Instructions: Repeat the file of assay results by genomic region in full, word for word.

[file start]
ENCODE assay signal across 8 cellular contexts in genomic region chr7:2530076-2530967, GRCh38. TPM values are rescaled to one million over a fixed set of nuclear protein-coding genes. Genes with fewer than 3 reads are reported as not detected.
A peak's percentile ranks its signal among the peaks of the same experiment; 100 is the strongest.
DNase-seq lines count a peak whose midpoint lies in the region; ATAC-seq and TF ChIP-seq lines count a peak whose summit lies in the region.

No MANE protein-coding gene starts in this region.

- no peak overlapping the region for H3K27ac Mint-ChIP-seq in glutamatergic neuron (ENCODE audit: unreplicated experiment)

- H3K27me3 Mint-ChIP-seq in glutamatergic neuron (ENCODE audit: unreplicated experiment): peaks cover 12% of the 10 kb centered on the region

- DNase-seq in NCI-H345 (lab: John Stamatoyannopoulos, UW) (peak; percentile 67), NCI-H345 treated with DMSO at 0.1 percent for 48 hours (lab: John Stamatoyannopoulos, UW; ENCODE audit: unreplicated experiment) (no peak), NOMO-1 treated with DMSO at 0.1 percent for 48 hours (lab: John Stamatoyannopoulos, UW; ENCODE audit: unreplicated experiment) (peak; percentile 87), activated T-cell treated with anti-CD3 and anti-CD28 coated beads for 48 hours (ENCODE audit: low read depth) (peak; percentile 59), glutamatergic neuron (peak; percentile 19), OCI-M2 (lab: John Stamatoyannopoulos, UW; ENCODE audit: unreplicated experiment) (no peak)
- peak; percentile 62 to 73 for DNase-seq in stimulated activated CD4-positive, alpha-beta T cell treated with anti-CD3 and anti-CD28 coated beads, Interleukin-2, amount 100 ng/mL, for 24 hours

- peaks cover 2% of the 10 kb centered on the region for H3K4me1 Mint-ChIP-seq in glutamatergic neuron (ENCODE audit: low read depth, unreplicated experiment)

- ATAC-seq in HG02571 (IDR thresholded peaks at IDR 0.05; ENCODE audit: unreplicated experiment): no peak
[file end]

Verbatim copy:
ENCODE assay signal across 8 cellular contexts in genomic region chr7:2530076-2530967, GRCh38. TPM values are rescaled to one million over a fixed set of nuclear protein-coding genes. Genes with fewer than 3 reads are reported as not detected.
A peak's percentile ranks its signal among the peaks of the same experiment; 100 is the strongest.
DNase-seq lines count a peak whose midpoint lies in the region; ATAC-seq and TF ChIP-seq lines count a peak whose summit lies in the region.

No MANE protein-coding gene starts in this region.

- no peak overlapping the region for H3K27ac Mint-ChIP-seq in glutamatergic neuron (ENCODE audit: unreplicated experiment)

- H3K27me3 Mint-ChIP-seq in glutamatergic neuron (ENCODE audit: unreplicated experiment): peaks cover 12% of the 10 kb centered on the region

- DNase-seq in NCI-H345 (lab: John Stamatoyannopoulos, UW) (peak; percentile 67), NCI-H345 treated with DMSO at 0.1 percent for 48 hours (lab: John Stamatoyannopoulos, UW; ENCODE audit: unreplicated experiment) (no peak), NOMO-1 treated with DMSO at 0.1 percent for 48 hours (lab: John Stamatoyannopoulos, UW; ENCODE audit: unreplicated experiment) (peak; percentile 87), activated T-cell treated with anti-CD3 and anti-CD28 coated beads for 48 hours (ENCODE audit: low read depth) (peak; percentile 59), glutamatergic neuron (peak; percentile 19), OCI-M2 (lab: John Stamatoyannopoulos, UW; ENCODE audit: unreplicated experiment) (no peak)
- peak; percentile 62 to 73 for DNase-seq in stimulated activated CD4-positive, alpha-beta T cell treated with anti-CD3 and anti-CD28 coated beads, Interleukin-2, amount 100 ng/mL, for 24 hours

- peaks cover 2% of the 10 kb centered on the region for H3K4me1 Mint-ChIP-seq in glutamatergic neuron (ENCODE audit: low read depth, unreplicated experiment)

- ATAC-seq in HG02571 (IDR thresholded peaks at IDR 0.05; ENCODE audit: unreplicated experiment): no peak